How To Make Bengali Mustard Fish In New York
Shorshe maach can be cooked with almost any kind of fish, even Hilsa*.
A Punjabi friend had once asked me to treat her to shorshe maach. That’s when I realised that I didn’t know how to prepare it. It always seemed that mother had been making it since time immemorial. My only contribution had been in ensuring that the last dollop of mustard gravy was lapped up with the last grain of rice. But being a Bengali and not being able to make mustard fish was nothing short of a sacrilege. It was a cardinal sin that had to be redeemed.
Even in the age of Google, my culinary education has been through remote assistance – the medium has been phone and the tutors have been my mother and grandmother. Strangely though, these same women deterred me from stepping into the kitchen during my teens. I would eventually be vanquished by the daily grinds of kitchen, admonished grandma in her habitual melodramatic fashion. And mother was only too happy to dish out my favourite fare while I was expected to focus on more ‘important’ things in life viz. studies and career. Little wonder therefore, when my first job dislodged me from the comforts of home, I was hopelessly dependent on my roommate for even a cup of tea! That’s when the remote coaching began.
Over the next few years, I came to possess a satisfactory collection of recipes in my arsenal, ranging from the garden-variety dal to the exotic kosha mangsho. However, for reasons unknown, I steered clear of fish; this remained an elusive world, mother being its indisputable empress. But when my friend inadvertently made me aware of my absurdity, I knew the time had come to shed that inhibition. Mother’s instructions were immaculate and the mustard fish that I came to learn, coupled with steaming white rice, made for a hearty meal.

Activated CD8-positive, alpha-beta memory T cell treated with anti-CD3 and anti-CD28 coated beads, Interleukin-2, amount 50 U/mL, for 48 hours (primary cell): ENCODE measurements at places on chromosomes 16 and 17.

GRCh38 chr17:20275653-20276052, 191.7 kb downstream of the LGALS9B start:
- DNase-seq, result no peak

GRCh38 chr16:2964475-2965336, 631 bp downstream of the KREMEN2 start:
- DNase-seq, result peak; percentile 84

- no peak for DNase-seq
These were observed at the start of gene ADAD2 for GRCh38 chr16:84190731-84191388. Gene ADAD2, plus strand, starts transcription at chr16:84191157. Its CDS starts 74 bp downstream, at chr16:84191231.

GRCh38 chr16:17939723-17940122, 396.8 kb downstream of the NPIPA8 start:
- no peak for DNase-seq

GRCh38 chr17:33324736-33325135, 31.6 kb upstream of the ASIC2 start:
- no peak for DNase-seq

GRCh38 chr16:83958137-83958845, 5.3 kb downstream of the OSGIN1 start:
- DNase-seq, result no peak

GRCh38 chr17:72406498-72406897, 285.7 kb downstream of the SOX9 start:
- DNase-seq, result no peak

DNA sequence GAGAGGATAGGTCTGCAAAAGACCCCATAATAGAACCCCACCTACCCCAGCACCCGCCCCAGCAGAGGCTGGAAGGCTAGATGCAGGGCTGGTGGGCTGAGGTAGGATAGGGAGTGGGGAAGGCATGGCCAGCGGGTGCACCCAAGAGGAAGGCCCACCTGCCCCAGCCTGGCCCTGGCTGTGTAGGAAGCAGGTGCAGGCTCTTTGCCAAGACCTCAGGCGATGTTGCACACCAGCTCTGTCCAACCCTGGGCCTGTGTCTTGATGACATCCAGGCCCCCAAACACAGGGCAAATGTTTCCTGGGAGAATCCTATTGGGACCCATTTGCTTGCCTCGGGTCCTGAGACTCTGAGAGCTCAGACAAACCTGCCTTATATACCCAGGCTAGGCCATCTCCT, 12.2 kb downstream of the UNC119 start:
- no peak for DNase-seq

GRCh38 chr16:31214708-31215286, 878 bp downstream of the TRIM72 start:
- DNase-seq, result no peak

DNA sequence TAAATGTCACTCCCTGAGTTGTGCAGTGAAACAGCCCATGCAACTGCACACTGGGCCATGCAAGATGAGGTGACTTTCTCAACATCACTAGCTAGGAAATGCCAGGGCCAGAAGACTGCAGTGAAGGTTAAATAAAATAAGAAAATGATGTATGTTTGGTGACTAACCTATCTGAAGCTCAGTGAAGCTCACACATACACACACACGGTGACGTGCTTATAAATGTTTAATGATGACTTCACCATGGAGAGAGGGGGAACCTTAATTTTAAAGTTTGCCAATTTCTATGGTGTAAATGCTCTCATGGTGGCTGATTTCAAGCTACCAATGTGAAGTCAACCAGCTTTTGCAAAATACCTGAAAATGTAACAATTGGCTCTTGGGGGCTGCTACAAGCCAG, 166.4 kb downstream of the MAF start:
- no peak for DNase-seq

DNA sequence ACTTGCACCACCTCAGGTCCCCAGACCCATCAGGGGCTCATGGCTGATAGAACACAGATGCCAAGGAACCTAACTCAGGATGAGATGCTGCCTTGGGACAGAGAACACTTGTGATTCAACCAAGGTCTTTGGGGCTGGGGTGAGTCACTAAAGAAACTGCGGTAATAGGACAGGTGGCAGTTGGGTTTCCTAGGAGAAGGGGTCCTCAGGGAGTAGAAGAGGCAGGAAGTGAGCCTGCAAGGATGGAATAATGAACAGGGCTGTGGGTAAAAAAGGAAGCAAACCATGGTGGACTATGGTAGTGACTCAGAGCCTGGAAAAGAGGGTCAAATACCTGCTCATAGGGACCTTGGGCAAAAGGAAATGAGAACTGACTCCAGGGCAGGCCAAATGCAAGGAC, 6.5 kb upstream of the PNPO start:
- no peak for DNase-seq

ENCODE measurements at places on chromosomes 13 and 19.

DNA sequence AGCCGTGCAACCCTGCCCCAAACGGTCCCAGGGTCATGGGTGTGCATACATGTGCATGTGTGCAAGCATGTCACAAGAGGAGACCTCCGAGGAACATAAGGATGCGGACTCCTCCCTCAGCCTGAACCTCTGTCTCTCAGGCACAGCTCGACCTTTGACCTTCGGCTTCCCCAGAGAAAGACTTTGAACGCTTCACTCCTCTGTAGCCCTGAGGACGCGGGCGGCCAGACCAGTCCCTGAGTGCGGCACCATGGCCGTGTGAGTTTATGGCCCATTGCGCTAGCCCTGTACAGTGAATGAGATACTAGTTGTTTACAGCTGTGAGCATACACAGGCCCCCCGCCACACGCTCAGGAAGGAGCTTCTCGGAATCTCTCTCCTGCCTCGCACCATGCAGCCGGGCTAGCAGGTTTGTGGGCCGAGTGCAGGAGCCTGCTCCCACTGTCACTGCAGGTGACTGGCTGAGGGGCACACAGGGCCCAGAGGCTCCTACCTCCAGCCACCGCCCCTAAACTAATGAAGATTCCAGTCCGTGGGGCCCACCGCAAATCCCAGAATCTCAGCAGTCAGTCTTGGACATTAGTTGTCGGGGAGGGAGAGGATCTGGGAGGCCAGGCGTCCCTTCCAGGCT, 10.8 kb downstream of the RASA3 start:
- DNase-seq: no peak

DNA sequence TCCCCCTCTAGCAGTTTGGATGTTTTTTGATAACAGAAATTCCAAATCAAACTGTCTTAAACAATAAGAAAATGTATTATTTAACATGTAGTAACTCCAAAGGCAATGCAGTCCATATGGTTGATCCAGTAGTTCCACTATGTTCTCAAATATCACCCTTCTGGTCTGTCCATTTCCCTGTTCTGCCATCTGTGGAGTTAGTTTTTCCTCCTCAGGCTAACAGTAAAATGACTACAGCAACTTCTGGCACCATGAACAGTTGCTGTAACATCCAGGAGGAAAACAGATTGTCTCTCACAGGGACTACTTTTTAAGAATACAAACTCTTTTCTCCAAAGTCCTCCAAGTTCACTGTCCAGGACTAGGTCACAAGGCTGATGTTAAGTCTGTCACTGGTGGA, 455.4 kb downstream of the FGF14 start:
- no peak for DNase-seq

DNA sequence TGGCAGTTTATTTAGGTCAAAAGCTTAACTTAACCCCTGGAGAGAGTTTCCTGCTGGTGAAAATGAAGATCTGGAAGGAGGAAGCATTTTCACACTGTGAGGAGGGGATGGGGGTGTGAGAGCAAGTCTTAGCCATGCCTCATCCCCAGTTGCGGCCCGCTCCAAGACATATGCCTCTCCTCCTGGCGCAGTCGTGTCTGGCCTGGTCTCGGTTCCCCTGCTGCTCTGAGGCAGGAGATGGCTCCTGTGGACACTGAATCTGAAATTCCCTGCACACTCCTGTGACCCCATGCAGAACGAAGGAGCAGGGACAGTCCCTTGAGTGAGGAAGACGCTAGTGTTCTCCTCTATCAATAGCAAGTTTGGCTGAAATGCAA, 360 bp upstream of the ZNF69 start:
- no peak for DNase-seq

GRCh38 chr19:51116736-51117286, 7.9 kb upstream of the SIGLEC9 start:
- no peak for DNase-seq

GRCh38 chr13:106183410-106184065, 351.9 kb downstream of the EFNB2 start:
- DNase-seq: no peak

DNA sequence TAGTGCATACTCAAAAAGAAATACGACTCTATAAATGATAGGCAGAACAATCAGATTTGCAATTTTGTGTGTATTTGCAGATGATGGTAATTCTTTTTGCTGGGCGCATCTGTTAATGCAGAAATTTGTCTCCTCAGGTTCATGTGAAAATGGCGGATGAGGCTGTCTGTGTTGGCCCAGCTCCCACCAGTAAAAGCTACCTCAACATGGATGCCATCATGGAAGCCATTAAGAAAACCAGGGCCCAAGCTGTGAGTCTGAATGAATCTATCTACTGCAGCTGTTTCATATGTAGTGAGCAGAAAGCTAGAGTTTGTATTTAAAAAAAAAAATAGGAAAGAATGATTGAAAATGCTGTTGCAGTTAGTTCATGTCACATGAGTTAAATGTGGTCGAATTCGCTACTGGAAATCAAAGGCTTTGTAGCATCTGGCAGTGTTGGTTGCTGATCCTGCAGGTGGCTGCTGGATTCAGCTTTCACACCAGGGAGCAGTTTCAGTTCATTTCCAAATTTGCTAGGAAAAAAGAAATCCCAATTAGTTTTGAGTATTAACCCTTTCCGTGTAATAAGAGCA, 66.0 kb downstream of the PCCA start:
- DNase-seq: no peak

A new challenge presented itself after I moved out of the country. Bereft of a mixer-grinder, the idea of coarsely ground mustard had started becoming elusive. Yellow bottles of Dijon mustard were the only prospects staring squarely in the face. It was at this time that I came across a post on shorshe salmon shared by KK in his blog Finelychopped here. My key takeaway was finding the right type of mustard paste in the foreign market. I had two considerations, firstly a paste that was coarse, preferably one in which the granules were visible and secondly, one that was parsimonious in other ingredients (water, vinegar, salt). This ensured a texture and quality that was likely to be a close match to the indigenous home-ground mustard.
My careful search for mustard led me to Maison Orphee’s Old-Fashioned Mustard. I’m sure any other mustard fish aspirant in any other land will have her own discovery. I used fresh Tilapia fillet from my neighbourhood supermarket though the outcome in salmon is also sure to be equally succulent. Whatever the means, when the end is something as delectable, it reaffirms the joys derived from the simple things in life.
Recipe for Shorshe Maach
3 or 4 Tilapia fillet, cut into halves giving 6-8 rectangular pieces (this is a freshwater fish)
2 tbsp mustard paste
1 tbsp fresh curd/unflavoured yoghurt
1 tsp turmeric
1/2 tsp red chilli powder
1/2 tsp black cumin seeds for tempering
4 slit green chillies
2 tbsp mustard oil for frying for the quintessential taste / olive oil as a more healthy option
Salt as per taste
Note: If making the mustard paste at home, then grind together 2 tbsp of mustard seeds in a mixer grinder with 2 green chillies and the required amount of water.
1. Whisk together the mustard paste, yoghurt, turmeric, red chilli powder and a little salt.
2. Marinate the fish pieces in this mixture for half an hour. (Yoghurt adds a creamy texture to the gravy. Those who like the strong pungent taste of mustard can skip the yoghurt).
3. Heat oil in a pan and add the black cumin seeds. Let them splutter.
4. Add the marinated fish, green chillies, salt and ½ cup water. Cover and cook on low flame for 8-10 minutes
5. For that extra flavour, pour 1 tbsp of mustard oil over the fish at this stage. This is, however, completely optional.
6. Check and adjust salt and serve hot with steamed rice.
*Watch How to Make Doi Posto Shorshe Ilish here:
Ipshita is originally from Kolkata, has lived and worked in Delhi NCR and Mumbai, and currently resides in New Jersey. Though the world of numbers enables her to earn a living, it is the world of words that intrigues her. She loves writing about the places she travels to, the people she meets and the things she sees. A self-proclaimed food fanatic, she’s grown up on her mother’s and grandmother’s cooking. She now wishes to unravel that fascinating world of indigenous cooking, weaving a story or two around it as she goes along.